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Queen of the Low-Res MFA turns to mothers, daughters

The final "mentor" reading of the new program in Creative Nonfiction at University of King's College featured Lori A. May, probably the world's leading expert on low-residency MFA programs. In fact, she has written a book about them: The Low-Residency MFA Handbook. Later, May would dazzle with a reading about mothers, daughters, and family relations. Above, she soldiers on while dealing with Our Hero and author Stephen Kimber, a prime mover behind the Halifax initiative.
Not long after these photos were taken, the redoubtable Beth Hitchcock -- make a note of that name -- would win an advance copy of 50 Canadians Who Changed the World by correctly answering a skill-testing question while her colleagues were still scratching their heads and picking up sticks.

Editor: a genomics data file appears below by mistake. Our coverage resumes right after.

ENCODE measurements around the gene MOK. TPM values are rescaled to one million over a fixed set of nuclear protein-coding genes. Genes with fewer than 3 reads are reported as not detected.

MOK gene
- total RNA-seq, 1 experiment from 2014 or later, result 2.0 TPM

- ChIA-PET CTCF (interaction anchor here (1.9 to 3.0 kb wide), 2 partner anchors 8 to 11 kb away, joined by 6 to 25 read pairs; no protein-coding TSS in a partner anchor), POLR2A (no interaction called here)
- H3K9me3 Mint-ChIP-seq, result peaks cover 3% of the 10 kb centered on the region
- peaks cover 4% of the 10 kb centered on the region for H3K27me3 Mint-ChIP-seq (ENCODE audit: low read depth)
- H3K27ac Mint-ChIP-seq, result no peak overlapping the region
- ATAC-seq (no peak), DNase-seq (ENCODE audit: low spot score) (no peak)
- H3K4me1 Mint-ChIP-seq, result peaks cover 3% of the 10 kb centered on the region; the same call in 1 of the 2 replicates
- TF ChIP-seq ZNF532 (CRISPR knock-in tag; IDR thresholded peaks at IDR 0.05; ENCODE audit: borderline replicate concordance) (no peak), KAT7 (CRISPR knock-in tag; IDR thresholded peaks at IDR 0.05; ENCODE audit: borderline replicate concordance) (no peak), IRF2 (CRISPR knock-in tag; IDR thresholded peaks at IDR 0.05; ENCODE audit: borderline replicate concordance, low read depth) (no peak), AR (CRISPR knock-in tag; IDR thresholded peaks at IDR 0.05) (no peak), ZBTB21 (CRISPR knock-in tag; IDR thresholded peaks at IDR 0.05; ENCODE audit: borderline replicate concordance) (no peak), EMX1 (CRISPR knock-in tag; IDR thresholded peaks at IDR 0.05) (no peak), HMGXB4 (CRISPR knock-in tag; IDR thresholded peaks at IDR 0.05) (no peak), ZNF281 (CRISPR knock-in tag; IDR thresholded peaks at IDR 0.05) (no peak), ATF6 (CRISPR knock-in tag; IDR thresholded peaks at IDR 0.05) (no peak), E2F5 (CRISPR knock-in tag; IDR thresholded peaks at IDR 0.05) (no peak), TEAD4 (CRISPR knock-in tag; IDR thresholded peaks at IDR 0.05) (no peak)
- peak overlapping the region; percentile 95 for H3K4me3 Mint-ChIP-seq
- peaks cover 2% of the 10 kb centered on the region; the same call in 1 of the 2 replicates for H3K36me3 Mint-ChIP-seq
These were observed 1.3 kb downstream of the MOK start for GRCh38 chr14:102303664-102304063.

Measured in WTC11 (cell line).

Ken McGoogan
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Before turning mainly to books about arctic exploration and Canadian history, Ken McGoogan worked for two decades as a journalist at major dailies in Toronto, Calgary, and Montreal. He teaches creative nonfiction writing through the University of Toronto and in the MFA program at King’s College in Halifax. Ken served as chair of the Public Lending Right Commission, has written recently for Canada’s History, Canadian Geographic, and Maclean’s, and sails with Adventure Canada as a resource historian. Based in Toronto, he has given talks and presentations across Canada, from Dawson City to Dartmouth, and in places as different as Edinburgh, Melbourne, and Hobart.